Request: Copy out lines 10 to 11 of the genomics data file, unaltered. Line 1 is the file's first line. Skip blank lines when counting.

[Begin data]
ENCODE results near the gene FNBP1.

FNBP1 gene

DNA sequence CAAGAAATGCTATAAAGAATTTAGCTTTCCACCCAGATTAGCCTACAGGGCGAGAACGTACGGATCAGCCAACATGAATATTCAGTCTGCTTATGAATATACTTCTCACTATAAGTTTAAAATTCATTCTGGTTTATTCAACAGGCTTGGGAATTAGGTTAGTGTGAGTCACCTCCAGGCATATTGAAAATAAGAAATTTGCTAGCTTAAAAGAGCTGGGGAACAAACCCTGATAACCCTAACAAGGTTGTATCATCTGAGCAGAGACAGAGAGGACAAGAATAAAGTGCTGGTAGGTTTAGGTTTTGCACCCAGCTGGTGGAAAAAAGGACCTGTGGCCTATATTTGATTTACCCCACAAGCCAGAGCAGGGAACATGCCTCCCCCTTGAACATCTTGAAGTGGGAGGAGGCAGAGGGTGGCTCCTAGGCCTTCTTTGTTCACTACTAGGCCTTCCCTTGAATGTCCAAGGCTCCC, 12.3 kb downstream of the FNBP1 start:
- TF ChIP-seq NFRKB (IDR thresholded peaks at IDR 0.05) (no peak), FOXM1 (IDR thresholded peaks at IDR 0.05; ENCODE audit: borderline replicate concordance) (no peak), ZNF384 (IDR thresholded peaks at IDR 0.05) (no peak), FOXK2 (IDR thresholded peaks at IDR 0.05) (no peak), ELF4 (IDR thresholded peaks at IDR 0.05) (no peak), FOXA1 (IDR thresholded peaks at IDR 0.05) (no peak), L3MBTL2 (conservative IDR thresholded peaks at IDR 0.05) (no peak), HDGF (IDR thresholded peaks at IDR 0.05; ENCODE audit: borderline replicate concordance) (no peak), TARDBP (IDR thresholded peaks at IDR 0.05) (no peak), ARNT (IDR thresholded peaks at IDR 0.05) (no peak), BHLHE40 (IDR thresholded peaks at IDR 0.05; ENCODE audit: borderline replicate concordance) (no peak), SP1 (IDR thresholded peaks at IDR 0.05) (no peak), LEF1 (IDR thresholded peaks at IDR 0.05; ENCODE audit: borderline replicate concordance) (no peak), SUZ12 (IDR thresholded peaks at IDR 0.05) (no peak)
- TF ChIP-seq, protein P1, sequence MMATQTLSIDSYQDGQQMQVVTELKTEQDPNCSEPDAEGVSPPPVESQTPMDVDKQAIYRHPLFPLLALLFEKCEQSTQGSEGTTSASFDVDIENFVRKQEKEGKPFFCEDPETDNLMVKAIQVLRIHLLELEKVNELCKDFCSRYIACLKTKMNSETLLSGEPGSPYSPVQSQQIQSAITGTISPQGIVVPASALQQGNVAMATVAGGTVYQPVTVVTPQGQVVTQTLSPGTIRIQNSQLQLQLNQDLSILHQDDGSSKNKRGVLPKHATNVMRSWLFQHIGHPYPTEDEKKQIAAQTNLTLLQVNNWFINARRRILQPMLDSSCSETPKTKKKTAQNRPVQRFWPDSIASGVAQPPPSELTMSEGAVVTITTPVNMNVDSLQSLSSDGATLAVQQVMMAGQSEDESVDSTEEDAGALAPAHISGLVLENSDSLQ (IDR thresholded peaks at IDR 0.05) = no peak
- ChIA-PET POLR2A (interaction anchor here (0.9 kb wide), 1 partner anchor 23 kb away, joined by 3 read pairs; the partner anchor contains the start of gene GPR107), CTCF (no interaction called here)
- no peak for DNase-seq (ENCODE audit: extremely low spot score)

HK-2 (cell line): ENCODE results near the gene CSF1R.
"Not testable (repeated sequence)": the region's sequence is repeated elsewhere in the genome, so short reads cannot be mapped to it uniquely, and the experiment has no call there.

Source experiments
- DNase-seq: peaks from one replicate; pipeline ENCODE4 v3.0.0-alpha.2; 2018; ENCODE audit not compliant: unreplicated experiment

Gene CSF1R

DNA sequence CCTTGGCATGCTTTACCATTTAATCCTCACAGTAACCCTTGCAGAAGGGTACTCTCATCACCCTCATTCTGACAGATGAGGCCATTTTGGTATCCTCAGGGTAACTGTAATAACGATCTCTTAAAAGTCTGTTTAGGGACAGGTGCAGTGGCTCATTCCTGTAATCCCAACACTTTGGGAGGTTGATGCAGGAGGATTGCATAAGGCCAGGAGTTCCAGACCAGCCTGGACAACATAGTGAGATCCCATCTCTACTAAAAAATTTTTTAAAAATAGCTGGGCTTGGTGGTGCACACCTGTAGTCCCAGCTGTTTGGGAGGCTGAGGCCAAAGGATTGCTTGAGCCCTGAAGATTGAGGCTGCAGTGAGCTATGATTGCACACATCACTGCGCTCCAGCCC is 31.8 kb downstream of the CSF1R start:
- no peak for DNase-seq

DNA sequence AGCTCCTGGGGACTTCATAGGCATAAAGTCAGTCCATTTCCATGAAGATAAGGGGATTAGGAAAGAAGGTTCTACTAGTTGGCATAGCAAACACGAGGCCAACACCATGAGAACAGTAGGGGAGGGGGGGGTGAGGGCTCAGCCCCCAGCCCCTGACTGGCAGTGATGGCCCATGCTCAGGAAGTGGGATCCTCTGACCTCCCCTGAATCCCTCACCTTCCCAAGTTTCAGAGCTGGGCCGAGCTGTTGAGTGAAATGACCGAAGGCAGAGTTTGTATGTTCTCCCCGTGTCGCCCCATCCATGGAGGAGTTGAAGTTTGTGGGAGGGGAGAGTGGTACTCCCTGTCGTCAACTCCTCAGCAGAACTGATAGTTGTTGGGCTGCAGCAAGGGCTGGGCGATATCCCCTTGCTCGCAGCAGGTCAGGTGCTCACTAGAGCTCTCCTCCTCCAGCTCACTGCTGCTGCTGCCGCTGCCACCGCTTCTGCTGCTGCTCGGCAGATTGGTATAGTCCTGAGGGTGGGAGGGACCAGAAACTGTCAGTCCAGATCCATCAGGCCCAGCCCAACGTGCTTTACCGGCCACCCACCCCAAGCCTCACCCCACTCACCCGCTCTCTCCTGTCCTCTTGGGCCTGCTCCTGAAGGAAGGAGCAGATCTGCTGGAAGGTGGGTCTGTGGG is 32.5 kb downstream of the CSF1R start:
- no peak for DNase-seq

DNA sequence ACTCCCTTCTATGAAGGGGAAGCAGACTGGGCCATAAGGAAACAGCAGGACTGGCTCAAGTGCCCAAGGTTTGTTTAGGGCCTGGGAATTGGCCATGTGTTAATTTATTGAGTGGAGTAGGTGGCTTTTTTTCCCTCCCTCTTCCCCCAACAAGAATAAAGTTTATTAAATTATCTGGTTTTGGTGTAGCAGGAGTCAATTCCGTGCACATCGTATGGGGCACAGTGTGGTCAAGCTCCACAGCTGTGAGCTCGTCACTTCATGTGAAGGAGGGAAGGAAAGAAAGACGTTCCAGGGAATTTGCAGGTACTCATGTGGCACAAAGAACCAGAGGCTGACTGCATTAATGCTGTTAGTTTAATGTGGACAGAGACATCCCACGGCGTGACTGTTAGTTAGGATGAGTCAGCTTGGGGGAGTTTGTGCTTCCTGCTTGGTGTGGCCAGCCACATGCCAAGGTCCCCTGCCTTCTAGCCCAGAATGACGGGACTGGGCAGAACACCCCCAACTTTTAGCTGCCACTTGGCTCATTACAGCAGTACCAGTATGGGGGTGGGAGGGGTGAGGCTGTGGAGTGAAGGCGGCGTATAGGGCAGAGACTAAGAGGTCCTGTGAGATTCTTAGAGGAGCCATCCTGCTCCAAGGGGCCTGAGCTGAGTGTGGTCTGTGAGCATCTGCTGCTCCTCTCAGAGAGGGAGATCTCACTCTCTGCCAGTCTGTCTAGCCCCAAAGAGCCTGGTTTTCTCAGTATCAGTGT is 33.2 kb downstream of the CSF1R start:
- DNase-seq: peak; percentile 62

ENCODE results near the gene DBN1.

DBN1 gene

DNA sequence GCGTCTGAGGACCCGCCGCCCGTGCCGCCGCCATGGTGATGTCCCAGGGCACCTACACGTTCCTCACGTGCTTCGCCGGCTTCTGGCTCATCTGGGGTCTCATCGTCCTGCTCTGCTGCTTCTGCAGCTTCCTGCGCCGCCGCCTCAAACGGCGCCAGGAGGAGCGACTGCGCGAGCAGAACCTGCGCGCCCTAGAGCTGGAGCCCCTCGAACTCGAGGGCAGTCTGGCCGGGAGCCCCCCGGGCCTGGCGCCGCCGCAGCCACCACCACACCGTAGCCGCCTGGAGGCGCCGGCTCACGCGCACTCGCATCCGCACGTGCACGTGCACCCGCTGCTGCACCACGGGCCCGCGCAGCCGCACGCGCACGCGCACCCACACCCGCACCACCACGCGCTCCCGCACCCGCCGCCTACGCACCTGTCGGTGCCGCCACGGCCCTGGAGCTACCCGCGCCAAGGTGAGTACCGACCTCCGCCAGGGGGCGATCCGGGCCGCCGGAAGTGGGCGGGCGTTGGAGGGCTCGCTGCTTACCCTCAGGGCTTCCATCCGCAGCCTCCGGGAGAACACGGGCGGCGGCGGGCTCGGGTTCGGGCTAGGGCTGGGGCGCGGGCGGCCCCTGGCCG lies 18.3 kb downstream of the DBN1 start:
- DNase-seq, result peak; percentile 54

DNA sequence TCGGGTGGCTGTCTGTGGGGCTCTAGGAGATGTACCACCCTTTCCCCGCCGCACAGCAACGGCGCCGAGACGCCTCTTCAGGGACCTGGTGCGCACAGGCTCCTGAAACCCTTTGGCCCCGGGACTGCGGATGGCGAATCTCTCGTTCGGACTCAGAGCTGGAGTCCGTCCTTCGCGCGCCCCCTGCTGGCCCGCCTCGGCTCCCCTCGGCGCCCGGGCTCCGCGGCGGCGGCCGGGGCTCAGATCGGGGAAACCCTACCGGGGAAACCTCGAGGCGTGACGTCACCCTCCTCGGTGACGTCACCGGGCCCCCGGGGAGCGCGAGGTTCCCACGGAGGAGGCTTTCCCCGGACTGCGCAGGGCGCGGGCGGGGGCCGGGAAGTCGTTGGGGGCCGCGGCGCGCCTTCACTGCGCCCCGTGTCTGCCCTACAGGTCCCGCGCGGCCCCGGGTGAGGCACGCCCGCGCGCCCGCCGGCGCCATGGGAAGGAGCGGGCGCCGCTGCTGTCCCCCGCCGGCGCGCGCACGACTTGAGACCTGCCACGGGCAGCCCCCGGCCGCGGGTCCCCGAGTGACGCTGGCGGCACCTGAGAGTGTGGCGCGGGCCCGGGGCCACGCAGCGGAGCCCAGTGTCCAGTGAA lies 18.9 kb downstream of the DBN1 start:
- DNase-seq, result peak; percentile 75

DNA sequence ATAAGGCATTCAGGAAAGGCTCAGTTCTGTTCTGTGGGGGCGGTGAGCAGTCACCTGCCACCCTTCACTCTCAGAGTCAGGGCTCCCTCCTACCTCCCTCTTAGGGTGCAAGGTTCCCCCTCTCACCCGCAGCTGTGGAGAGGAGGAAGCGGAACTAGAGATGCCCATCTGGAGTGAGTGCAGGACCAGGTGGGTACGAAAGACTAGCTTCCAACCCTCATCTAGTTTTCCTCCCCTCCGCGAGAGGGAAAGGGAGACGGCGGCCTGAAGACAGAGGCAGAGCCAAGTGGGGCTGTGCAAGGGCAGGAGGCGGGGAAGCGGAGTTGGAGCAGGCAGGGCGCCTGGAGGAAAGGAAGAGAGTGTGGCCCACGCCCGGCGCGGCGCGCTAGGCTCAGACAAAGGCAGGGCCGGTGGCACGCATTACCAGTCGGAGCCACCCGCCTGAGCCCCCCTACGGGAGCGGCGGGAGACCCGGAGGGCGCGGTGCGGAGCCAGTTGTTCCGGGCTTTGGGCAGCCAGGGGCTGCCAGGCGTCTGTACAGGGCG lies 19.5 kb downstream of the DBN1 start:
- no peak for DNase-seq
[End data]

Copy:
Source experiments
- DNase-seq: peaks from one replicate; pipeline ENCODE4 v3.0.0-alpha.2; 2018; ENCODE audit not compliant: unreplicated experiment